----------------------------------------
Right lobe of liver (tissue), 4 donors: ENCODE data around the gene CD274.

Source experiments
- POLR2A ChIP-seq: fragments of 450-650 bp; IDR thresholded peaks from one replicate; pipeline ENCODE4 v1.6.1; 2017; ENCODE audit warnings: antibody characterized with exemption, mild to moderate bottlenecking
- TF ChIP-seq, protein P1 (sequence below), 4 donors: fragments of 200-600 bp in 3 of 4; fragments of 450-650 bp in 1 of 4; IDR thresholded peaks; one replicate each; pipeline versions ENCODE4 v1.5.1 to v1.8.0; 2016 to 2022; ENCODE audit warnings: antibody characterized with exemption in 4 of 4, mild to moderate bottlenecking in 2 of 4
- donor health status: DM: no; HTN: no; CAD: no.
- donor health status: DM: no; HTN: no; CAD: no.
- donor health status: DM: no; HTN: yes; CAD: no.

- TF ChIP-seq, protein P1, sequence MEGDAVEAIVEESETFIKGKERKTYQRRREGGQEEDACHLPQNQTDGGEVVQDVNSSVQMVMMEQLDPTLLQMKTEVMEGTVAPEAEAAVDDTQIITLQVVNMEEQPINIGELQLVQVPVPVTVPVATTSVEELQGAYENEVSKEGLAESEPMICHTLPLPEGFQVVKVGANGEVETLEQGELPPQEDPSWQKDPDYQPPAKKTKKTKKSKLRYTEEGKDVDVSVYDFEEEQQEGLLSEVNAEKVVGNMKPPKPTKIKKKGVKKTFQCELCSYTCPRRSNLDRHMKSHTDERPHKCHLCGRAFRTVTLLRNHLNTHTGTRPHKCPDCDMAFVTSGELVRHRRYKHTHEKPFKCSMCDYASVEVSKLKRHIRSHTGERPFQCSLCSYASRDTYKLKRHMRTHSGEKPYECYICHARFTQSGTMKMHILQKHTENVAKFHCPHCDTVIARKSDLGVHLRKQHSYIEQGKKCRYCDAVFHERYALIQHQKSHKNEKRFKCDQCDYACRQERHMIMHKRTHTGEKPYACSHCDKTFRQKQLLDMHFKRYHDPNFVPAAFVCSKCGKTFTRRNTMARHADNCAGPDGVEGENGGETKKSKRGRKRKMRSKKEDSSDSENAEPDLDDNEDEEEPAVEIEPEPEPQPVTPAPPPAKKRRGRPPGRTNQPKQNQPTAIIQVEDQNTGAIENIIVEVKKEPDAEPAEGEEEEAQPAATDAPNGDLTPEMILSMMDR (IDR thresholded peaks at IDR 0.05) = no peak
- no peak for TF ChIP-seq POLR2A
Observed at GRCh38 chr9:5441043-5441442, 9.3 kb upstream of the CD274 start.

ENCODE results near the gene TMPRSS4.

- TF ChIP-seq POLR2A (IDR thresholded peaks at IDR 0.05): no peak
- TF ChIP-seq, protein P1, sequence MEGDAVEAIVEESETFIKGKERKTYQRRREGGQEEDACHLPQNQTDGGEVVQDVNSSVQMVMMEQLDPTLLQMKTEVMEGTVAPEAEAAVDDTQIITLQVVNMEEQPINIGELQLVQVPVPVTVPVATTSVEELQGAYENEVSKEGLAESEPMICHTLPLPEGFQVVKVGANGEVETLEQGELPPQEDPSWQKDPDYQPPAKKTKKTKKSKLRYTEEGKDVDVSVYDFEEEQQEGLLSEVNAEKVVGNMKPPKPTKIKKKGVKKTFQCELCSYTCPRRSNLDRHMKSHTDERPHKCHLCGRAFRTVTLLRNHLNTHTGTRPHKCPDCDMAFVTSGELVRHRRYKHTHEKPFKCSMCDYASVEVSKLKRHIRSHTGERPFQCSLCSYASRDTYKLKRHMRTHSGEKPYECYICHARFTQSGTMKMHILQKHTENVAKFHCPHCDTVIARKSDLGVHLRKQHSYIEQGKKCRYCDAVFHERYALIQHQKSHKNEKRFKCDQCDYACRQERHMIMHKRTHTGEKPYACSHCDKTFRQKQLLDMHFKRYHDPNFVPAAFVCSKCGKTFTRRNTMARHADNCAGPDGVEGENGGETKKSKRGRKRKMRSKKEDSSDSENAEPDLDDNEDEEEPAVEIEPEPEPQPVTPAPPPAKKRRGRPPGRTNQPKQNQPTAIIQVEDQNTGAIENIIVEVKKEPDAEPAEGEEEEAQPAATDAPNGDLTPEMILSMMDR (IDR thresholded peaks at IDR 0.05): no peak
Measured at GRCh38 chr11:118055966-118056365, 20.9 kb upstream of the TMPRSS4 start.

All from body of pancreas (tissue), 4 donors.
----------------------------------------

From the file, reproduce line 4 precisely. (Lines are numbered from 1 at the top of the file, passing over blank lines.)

- TF ChIP-seq, protein P1 (sequence below), 4 donors: fragments of 200-600 bp in 3 of 4; fragments of 450-650 bp in 1 of 4; IDR thresholded peaks; one replicate each; pipeline versions ENCODE4 v1.5.1 to v1.8.0; 2016 to 2022; ENCODE audit warnings: antibody characterized with exemption in 4 of 4, mild to moderate bottlenecking in 2 of 4